3. What's the best way to introduce my existing dog and a new dog? ⁠— Arrange for the dogs to meet one-on-one (group meetings can be overwhelming, which is why some dogs don't do well at dog parks). Introduce them on neutral ground rather than in either dog's home territory. Make sure the first meeting is outside, so they can urinate and do the sniffing thing to get familiar with each other.

Also ensure the first meeting takes place where both dogs have room to move around freely, preferably off-leash unless you're concerned one (or both) might become aggressive. Introductions on-leash and in confined spaces can be stressful. Keep the first introduction short, and don't add treats or toys to the mix. The dogs will be stimulated enough without those things, and if your pup gets possessive, it can quickly become a problem.

Keep your cool. Your dog will sense your emotions and respond in kind. If you're nervous, stressed or overly excited, chances are he will be, too. Also avoid hovering over him. It's fine to stay close enough to intervene if something goes wrong, but hovering will only increase his stress. Give the dogs some space to check each other out.

4. Can I arrange to take a few days off from work to help both dogs adjust? ⁠— The first week your new dog spends in your home is a crucial time of building new relationships — between the new dog and human family members, and between the dogs. I recommend taking at least a few days off work, and ideally about a week, so you can stay home and focus on smoothing the way for everyone in the household.

This will give you the time necessary to successfully introduce dog No. 2 to your daily routine, which will give her a sense of security. It will also allow the dogs to gradually get to know each other under your supervision. If your new dog has been rescued from a shelter, keep in mind the transition may take more time. I recommend using A Sound Beginning to help in your rescue's adjustment to her new home.

Take care not to force any new introductions if your current dog isn't ready; allow him to get to know his new housemate at his own pace. Senior dogs may also need additional time and attention when adjusting to a new pet in your home.

5. How can I ensure my current dog doesn't feel he's being replaced? ⁠— Getting a new dog accustomed to your home takes considerable time and energy. So, while you're busy falling in love with your new pet, make sure not to ignore your existing dog. You never want him to feel abandoned or second best, so make sure the newcomer isn't sucking up all your time and attention.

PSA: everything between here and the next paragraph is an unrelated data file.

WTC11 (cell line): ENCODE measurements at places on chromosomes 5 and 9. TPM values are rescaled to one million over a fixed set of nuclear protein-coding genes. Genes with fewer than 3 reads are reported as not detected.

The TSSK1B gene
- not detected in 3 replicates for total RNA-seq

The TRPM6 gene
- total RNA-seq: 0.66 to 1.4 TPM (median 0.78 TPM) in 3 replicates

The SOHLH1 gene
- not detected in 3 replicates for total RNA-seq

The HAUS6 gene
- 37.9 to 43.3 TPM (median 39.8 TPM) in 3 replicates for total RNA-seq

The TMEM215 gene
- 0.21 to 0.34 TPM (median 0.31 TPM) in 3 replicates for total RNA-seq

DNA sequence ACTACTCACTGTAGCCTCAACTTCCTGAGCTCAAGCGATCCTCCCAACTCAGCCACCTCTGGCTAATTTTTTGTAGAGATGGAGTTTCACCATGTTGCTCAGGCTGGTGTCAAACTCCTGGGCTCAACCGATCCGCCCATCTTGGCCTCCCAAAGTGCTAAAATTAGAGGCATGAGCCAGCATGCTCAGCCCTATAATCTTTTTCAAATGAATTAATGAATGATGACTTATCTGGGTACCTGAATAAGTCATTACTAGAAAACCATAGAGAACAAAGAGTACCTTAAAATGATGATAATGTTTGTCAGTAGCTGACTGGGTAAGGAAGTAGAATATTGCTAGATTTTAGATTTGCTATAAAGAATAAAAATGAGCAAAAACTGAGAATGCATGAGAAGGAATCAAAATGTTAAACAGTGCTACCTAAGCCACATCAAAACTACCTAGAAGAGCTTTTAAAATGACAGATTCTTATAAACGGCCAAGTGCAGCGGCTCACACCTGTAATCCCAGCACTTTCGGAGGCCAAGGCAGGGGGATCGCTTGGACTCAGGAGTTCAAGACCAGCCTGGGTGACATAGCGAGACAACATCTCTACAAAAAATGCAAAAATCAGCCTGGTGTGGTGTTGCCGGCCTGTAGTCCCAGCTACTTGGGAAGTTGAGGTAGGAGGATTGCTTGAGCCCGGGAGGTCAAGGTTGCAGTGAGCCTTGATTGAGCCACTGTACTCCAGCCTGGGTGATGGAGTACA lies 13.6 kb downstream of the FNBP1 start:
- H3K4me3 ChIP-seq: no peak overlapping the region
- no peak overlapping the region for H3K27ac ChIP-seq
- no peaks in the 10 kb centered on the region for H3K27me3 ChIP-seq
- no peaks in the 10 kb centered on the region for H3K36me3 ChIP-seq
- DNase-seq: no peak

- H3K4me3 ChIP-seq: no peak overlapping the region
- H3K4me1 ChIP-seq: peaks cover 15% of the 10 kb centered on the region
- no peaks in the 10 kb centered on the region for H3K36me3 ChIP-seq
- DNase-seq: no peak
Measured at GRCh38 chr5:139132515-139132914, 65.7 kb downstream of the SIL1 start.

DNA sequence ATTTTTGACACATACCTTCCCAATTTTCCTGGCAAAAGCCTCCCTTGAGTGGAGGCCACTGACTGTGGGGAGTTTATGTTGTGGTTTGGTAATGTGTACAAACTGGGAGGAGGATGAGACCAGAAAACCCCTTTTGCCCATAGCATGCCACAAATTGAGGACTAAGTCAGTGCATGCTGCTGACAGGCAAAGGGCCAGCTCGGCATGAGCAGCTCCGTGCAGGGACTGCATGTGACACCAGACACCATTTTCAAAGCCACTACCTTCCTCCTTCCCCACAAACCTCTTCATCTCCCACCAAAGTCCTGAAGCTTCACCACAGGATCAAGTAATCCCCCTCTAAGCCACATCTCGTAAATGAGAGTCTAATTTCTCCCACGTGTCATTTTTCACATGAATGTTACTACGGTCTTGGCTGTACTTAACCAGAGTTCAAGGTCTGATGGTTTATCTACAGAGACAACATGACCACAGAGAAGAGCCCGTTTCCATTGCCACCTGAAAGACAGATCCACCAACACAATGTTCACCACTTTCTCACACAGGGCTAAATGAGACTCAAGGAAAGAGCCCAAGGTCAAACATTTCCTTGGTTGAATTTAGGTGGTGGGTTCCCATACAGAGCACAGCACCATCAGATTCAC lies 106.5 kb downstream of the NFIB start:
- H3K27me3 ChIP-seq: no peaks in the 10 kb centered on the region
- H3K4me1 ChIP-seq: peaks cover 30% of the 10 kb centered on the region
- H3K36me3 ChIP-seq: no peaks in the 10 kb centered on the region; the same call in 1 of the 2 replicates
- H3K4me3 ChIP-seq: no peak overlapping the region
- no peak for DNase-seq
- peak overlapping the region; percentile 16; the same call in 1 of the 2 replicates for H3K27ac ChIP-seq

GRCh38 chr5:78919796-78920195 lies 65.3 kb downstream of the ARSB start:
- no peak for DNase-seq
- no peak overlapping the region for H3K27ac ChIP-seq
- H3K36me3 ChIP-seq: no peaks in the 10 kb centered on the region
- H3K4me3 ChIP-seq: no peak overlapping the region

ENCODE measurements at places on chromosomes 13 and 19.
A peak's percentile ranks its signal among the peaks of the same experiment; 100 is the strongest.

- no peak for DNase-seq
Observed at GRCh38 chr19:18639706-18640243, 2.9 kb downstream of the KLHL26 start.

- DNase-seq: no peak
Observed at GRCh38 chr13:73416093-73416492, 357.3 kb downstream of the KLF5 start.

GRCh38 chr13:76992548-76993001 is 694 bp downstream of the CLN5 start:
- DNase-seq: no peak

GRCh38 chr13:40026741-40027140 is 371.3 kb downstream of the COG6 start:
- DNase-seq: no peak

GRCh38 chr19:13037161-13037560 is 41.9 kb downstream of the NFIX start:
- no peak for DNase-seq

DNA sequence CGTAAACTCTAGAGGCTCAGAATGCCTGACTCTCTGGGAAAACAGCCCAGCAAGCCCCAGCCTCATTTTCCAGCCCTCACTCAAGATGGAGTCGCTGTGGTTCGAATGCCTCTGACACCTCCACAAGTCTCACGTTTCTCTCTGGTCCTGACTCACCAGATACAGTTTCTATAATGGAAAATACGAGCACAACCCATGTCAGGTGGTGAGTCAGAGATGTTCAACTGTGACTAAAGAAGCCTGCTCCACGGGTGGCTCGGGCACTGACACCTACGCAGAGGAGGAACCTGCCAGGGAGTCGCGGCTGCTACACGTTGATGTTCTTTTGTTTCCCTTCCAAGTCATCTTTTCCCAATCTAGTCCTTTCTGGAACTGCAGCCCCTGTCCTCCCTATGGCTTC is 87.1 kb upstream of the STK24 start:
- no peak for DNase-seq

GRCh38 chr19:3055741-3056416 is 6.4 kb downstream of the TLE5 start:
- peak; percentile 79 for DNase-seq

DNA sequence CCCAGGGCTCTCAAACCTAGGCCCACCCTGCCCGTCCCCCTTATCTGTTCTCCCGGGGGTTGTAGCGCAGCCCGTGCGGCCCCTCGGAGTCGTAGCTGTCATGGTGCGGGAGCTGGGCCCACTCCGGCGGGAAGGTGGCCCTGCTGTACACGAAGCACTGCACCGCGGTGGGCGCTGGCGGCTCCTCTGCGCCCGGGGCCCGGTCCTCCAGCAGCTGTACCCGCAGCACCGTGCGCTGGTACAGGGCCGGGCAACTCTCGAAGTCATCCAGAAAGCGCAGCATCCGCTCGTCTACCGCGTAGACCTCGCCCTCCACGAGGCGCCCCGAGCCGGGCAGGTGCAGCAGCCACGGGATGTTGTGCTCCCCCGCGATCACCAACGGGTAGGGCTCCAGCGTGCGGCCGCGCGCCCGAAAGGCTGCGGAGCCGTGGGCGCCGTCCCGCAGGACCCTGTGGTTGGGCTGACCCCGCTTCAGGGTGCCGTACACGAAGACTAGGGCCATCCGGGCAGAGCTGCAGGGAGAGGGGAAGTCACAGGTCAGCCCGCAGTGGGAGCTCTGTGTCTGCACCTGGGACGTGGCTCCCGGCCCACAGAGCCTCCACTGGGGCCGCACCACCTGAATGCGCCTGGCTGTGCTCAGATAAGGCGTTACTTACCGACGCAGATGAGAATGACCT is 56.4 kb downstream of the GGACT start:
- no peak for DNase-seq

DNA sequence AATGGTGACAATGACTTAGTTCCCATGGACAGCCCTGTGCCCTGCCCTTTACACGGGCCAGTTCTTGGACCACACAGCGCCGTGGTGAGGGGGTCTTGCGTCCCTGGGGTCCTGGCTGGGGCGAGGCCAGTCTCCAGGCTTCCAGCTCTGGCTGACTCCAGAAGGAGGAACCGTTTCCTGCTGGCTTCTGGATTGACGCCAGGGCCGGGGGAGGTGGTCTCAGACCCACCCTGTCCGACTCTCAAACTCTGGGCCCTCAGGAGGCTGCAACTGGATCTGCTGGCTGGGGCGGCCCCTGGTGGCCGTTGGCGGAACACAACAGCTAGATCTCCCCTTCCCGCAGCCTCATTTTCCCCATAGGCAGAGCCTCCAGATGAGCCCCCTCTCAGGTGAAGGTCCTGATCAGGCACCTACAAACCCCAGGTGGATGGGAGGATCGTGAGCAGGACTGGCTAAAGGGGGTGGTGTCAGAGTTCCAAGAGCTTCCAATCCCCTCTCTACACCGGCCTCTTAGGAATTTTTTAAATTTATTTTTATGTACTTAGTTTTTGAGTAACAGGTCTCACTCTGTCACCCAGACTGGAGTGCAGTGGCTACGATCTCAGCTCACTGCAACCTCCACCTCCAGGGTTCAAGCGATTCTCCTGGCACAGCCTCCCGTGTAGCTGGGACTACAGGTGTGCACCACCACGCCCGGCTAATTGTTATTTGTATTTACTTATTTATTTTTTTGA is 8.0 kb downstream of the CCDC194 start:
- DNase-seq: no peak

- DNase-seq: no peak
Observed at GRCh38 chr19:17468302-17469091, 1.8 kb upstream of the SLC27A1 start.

Your first focus must be on your long-time companion, which also sets the stage for a healthy social order. It's a good idea to get other family members involved so that both dogs get plenty of attention, affection, exercise and playtime.

Click here to find out Dr. Becker's top tips against seasonal pet allergiesClick here to find out Dr. Becker's top tips against seasonal pet allergies

Additional things to consider

Adding a second dog to your family can more than double your pet care expenses and the work involved in caring for your four-legged companions. If one dog acquires a contagious disease, the other can also catch it. The dogs can injure each other in fights, or simply during play. Keeping two dogs separated for medical or behavioral reasons can present its own set of challenges.

Travel is much easier with one dog than with two. And not only is boarding two dogs more expensive but bringing your pet along on trips tends to benefit his socialization and behavior. If you typically take your dog with you when you travel but don't think you can manage it with two dogs, keep in mind that your current dog won't understand why he's being left behind.

It's important to consider all the angles and gather all the information you can before deciding whether or not to add a second dog to the family. It can mean a huge change in daily life. With sufficient resources of time, energy, money and physical facilities, two dogs can be a great arrangement. If possible, a trial period with the new dog is ideal.